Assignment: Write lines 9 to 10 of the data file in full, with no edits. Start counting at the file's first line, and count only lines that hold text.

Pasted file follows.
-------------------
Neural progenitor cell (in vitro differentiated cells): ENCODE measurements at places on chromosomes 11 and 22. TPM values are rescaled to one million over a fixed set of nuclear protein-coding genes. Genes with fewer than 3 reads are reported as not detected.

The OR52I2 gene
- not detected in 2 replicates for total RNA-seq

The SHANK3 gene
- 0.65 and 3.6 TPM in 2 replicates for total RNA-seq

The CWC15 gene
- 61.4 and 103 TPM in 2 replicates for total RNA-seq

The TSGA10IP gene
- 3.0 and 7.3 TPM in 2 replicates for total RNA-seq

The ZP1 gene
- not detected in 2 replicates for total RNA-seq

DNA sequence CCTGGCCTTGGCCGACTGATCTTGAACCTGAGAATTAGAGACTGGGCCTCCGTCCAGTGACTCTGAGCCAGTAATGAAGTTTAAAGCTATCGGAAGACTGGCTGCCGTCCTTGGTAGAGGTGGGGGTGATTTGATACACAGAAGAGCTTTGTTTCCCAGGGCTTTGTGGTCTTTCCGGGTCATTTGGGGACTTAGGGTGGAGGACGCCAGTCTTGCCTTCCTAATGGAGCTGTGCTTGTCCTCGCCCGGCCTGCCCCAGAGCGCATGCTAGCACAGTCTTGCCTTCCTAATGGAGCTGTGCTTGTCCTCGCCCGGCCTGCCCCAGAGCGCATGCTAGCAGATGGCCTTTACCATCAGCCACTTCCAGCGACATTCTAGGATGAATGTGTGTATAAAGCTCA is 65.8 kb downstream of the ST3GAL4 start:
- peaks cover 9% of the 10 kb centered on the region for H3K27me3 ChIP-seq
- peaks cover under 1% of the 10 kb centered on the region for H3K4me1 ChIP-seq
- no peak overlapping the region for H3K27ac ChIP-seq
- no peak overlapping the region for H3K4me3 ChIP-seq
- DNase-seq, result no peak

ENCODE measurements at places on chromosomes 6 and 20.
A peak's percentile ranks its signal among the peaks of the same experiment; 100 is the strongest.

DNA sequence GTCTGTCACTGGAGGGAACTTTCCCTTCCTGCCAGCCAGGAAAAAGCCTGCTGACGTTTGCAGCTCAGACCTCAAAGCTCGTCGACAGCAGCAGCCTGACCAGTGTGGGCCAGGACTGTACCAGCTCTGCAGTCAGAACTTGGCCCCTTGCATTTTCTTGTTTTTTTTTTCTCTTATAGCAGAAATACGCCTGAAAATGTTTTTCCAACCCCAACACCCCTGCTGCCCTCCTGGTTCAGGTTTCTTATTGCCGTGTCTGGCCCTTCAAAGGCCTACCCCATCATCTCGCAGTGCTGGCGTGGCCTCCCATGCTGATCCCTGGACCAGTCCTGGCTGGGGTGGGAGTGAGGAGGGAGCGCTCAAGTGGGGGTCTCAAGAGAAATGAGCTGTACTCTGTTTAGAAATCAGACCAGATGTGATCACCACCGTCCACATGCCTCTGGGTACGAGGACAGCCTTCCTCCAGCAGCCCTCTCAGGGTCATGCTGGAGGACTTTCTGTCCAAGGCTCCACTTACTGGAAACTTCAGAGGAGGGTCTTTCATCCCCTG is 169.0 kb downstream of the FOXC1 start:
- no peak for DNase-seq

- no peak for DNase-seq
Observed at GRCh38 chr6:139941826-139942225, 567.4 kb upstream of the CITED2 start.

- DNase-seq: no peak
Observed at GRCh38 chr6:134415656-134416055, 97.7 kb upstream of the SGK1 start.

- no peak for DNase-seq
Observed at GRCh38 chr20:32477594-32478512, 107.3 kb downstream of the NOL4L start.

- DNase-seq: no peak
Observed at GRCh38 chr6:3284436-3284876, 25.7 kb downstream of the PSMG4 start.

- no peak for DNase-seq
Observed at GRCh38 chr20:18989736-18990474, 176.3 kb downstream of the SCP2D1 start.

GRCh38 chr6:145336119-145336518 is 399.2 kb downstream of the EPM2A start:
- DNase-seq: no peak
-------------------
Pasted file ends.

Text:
- 3.0 and 7.3 TPM in 2 replicates for total RNA-seq

The ZP1 gene